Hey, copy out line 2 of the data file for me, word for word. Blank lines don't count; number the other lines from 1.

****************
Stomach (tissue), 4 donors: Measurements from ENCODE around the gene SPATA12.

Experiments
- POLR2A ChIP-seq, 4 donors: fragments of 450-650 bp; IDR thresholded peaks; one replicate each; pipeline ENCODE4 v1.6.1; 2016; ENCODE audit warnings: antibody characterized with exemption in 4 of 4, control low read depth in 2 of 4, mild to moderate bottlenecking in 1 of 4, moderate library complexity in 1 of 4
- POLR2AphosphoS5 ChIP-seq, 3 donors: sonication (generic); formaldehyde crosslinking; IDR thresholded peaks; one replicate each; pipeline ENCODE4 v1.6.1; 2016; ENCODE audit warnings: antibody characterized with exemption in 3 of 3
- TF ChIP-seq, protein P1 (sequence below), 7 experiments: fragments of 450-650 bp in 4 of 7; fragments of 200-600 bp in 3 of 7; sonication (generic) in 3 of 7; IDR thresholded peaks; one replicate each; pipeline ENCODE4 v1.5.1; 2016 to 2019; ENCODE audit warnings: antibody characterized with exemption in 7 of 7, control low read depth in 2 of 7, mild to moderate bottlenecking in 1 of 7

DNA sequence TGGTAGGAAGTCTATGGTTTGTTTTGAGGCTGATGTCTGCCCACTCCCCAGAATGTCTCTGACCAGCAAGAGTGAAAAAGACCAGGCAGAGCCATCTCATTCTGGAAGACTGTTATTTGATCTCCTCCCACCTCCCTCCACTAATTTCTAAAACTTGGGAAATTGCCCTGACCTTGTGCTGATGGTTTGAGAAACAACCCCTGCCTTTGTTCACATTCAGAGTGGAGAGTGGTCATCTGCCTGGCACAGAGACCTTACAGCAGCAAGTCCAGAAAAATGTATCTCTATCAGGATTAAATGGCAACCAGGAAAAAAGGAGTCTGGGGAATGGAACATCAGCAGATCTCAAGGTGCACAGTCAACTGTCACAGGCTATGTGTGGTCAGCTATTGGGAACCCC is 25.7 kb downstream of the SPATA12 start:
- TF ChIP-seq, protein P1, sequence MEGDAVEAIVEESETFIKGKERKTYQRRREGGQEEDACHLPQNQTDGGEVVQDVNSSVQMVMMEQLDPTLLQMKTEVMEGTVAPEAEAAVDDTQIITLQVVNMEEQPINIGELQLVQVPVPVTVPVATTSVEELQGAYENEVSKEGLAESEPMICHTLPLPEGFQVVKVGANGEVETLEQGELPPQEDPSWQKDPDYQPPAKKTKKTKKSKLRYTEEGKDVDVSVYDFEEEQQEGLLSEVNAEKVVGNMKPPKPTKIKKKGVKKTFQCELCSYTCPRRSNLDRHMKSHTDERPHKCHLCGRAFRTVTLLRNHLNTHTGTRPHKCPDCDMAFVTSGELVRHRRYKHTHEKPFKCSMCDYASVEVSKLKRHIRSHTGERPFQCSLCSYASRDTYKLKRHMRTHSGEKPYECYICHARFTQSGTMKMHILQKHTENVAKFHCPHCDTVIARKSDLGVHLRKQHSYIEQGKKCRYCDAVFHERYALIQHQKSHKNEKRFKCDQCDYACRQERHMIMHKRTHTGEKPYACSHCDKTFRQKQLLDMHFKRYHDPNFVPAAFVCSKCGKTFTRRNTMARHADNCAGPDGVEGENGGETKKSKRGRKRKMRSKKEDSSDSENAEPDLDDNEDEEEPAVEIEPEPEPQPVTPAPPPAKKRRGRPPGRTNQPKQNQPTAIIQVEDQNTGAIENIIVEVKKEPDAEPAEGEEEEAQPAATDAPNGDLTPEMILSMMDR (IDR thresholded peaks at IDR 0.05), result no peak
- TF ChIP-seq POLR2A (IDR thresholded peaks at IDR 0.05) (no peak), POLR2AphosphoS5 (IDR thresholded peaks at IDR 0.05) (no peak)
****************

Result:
Experiments